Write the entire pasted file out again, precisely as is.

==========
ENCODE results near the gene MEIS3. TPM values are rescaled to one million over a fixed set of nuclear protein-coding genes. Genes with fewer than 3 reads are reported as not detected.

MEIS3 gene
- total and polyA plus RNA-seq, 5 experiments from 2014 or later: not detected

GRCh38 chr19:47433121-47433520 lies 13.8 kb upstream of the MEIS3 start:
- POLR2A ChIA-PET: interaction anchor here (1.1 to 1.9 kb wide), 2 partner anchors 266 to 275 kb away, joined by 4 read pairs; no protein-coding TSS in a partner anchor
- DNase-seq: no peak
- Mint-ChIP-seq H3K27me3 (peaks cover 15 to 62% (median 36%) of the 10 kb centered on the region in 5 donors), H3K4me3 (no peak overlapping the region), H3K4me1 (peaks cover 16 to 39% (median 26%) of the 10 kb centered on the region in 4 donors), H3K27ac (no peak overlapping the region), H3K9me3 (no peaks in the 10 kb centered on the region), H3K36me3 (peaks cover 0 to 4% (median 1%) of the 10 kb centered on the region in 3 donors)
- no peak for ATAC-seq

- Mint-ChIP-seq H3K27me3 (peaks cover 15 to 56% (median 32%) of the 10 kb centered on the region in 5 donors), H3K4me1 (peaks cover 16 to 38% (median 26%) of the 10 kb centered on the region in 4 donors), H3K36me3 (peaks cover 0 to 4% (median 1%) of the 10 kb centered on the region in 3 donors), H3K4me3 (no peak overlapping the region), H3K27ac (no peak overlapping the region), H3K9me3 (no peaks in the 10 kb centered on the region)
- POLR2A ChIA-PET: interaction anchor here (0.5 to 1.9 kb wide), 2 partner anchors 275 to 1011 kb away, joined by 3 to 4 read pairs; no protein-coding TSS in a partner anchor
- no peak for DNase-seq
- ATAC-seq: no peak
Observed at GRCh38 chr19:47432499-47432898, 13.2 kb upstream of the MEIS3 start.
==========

ENCODE results near the gene MEIS3. TPM values are rescaled to one million over a fixed set of nuclear protein-coding genes. Genes with fewer than 3 reads are reported as not detected.

MEIS3 gene
- total and polyA plus RNA-seq, 5 experiments from 2014 or later: not detected

GRCh38 chr19:47433121-47433520 lies 13.8 kb upstream of the MEIS3 start:
- POLR2A ChIA-PET: interaction anchor here (1.1 to 1.9 kb wide), 2 partner anchors 266 to 275 kb away, joined by 4 read pairs; no protein-coding TSS in a partner anchor
- DNase-seq: no peak
- Mint-ChIP-seq H3K27me3 (peaks cover 15 to 62% (median 36%) of the 10 kb centered on the region in 5 donors), H3K4me3 (no peak overlapping the region), H3K4me1 (peaks cover 16 to 39% (median 26%) of the 10 kb centered on the region in 4 donors), H3K27ac (no peak overlapping the region), H3K9me3 (no peaks in the 10 kb centered on the region), H3K36me3 (peaks cover 0 to 4% (median 1%) of the 10 kb centered on the region in 3 donors)
- no peak for ATAC-seq

- Mint-ChIP-seq H3K27me3 (peaks cover 15 to 56% (median 32%) of the 10 kb centered on the region in 5 donors), H3K4me1 (peaks cover 16 to 38% (median 26%) of the 10 kb centered on the region in 4 donors), H3K36me3 (peaks cover 0 to 4% (median 1%) of the 10 kb centered on the region in 3 donors), H3K4me3 (no peak overlapping the region), H3K27ac (no peak overlapping the region), H3K9me3 (no peaks in the 10 kb centered on the region)
- POLR2A ChIA-PET: interaction anchor here (0.5 to 1.9 kb wide), 2 partner anchors 275 to 1011 kb away, joined by 3 to 4 read pairs; no protein-coding TSS in a partner anchor
- no peak for DNase-seq
- ATAC-seq: no peak
Observed at GRCh38 chr19:47432499-47432898, 13.2 kb upstream of the MEIS3 start.